Basement Membrane and Collagen Deposition After Laser Subepithelial Keratomileusis and Photorefractive Keratectomy in the Leghorn Chick Eye

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To evaluate corneal scar formation and new collagen deposition after laser subepithelial keratomileusis (LASEK) compared with photorefractive keratectomy (PRK) in the leghorn chick corneal model.


Leghorn chick corneas treated with LASEK surgery (using 20% ethanol for 30 seconds) or PRK were evaluated by indirect confocal immunofluorescence and transmission electron microscopy at 1, 2, 7, 14, and 28 days after surgery. New collagen deposition was determined by dichlorotriazinylaminofluorescein staining 2 and 4 weeks after surgery.


Laminin was detected around the basal layers during the immediate postoperative period and 4 weeks after LASEK surgery, and from day 2 onwards after PRK. Collagen III deposition in the cornea was about 3 times greater with PRK than with LASEK. The thickness of new collagen deposition at 4 weeks was 34 μm ± 2.5 μm in the PRK group, which was significantly greater than that of the LASEK group (11 μm ± 1 μm; P < .001).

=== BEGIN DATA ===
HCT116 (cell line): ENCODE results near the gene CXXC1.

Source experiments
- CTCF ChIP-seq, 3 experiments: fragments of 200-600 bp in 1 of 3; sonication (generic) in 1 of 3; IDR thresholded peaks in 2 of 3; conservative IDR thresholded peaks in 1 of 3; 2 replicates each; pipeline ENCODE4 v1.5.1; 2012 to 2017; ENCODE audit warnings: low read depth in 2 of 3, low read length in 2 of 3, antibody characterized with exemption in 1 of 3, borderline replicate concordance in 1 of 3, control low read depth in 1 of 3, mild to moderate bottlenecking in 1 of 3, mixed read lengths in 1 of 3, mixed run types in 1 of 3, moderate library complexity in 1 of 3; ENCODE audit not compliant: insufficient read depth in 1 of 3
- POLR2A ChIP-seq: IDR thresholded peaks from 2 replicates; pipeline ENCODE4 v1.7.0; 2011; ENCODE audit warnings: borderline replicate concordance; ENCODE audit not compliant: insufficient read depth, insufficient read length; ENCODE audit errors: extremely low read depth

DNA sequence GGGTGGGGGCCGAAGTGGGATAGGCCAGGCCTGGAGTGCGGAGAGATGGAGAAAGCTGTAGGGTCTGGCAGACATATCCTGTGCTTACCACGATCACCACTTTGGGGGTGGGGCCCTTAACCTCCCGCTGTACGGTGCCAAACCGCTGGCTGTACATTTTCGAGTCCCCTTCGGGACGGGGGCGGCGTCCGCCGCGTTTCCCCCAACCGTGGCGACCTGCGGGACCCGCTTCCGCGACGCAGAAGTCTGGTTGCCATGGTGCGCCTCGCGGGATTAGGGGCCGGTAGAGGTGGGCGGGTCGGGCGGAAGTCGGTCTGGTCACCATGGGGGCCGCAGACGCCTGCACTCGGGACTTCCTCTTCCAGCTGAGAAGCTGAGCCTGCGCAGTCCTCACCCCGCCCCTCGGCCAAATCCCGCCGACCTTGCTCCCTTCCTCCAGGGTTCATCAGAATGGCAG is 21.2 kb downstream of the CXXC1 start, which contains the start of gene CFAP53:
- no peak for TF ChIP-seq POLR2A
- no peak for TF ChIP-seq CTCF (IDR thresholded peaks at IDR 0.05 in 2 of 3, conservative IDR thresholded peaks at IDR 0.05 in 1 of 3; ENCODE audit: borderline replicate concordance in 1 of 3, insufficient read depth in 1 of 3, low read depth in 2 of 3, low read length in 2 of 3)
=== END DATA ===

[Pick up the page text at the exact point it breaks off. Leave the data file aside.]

Reduced subepithelial stromal tissue deposition was observed in LASEK-treated eyes compared with PRK-treated eyes. Postoperative preservation of the epithelial basement membrane and survival of epithelial cells in LASEK and possibly in epithelial laser in situ keratomileusis may contribute to this phenomenon.

Clinical Relevance

An advantage of LASEK over PRK is the reduction of postoperative haze.

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